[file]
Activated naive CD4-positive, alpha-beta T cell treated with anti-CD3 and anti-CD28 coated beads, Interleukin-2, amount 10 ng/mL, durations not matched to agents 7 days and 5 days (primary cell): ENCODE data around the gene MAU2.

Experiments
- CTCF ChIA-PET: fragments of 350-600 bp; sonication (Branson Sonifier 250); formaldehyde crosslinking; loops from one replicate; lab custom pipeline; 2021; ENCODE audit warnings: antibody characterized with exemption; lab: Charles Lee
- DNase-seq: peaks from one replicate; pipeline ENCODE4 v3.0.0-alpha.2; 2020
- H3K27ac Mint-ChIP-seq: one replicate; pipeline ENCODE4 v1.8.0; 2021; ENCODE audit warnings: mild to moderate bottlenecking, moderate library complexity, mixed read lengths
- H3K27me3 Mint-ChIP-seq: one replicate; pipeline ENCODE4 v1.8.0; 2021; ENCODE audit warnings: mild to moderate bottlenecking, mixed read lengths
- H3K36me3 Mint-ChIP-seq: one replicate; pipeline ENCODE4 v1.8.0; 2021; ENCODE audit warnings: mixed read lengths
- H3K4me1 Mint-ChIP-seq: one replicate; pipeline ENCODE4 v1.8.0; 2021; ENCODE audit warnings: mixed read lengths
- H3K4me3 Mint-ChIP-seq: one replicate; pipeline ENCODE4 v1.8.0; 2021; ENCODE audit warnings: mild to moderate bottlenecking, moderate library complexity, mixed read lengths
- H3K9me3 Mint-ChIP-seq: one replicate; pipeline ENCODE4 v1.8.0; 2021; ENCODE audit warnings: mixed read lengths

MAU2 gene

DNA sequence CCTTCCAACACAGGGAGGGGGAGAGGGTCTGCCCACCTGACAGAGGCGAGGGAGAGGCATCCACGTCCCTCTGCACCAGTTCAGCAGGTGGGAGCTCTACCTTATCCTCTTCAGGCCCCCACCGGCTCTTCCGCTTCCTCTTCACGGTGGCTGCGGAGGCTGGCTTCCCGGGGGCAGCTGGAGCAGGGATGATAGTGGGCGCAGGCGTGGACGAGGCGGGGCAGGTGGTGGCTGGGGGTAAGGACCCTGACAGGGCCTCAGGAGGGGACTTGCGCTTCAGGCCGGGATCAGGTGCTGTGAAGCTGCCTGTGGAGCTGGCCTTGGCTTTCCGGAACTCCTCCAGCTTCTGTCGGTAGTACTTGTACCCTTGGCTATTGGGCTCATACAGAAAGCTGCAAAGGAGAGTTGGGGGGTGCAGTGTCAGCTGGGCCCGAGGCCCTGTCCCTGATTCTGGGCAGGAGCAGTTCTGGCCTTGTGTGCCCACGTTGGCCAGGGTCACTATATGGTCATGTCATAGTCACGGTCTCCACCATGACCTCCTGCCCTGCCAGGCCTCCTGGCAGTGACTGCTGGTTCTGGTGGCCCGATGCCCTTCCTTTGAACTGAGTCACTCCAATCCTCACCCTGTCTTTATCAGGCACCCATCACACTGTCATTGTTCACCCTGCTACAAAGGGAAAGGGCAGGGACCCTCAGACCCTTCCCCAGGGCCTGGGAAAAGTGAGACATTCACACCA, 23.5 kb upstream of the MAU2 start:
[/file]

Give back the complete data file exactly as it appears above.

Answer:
Activated naive CD4-positive, alpha-beta T cell treated with anti-CD3 and anti-CD28 coated beads, Interleukin-2, amount 10 ng/mL, durations not matched to agents 7 days and 5 days (primary cell): ENCODE data around the gene MAU2.

Experiments
- CTCF ChIA-PET: fragments of 350-600 bp; sonication (Branson Sonifier 250); formaldehyde crosslinking; loops from one replicate; lab custom pipeline; 2021; ENCODE audit warnings: antibody characterized with exemption; lab: Charles Lee
- DNase-seq: peaks from one replicate; pipeline ENCODE4 v3.0.0-alpha.2; 2020
- H3K27ac Mint-ChIP-seq: one replicate; pipeline ENCODE4 v1.8.0; 2021; ENCODE audit warnings: mild to moderate bottlenecking, moderate library complexity, mixed read lengths
- H3K27me3 Mint-ChIP-seq: one replicate; pipeline ENCODE4 v1.8.0; 2021; ENCODE audit warnings: mild to moderate bottlenecking, mixed read lengths
- H3K36me3 Mint-ChIP-seq: one replicate; pipeline ENCODE4 v1.8.0; 2021; ENCODE audit warnings: mixed read lengths
- H3K4me1 Mint-ChIP-seq: one replicate; pipeline ENCODE4 v1.8.0; 2021; ENCODE audit warnings: mixed read lengths
- H3K4me3 Mint-ChIP-seq: one replicate; pipeline ENCODE4 v1.8.0; 2021; ENCODE audit warnings: mild to moderate bottlenecking, moderate library complexity, mixed read lengths
- H3K9me3 Mint-ChIP-seq: one replicate; pipeline ENCODE4 v1.8.0; 2021; ENCODE audit warnings: mixed read lengths

MAU2 gene

DNA sequence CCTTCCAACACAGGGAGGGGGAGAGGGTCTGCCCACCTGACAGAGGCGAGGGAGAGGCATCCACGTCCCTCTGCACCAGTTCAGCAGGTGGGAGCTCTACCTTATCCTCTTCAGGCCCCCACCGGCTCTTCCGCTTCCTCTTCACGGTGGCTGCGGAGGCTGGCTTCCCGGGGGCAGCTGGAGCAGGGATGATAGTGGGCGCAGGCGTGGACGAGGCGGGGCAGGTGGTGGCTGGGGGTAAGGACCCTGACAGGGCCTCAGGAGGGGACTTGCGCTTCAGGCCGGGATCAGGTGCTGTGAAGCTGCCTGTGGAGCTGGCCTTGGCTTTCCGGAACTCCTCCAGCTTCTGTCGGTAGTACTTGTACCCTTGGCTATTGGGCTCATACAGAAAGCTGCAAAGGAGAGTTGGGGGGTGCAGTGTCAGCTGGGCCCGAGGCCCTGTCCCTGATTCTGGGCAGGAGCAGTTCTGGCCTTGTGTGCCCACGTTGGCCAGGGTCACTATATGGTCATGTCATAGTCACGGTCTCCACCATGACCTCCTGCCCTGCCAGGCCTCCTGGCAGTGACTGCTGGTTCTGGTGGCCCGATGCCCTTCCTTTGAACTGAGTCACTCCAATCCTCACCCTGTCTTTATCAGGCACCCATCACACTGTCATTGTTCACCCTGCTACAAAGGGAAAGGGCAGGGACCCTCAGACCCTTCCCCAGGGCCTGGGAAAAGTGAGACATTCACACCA, 23.5 kb upstream of the MAU2 start: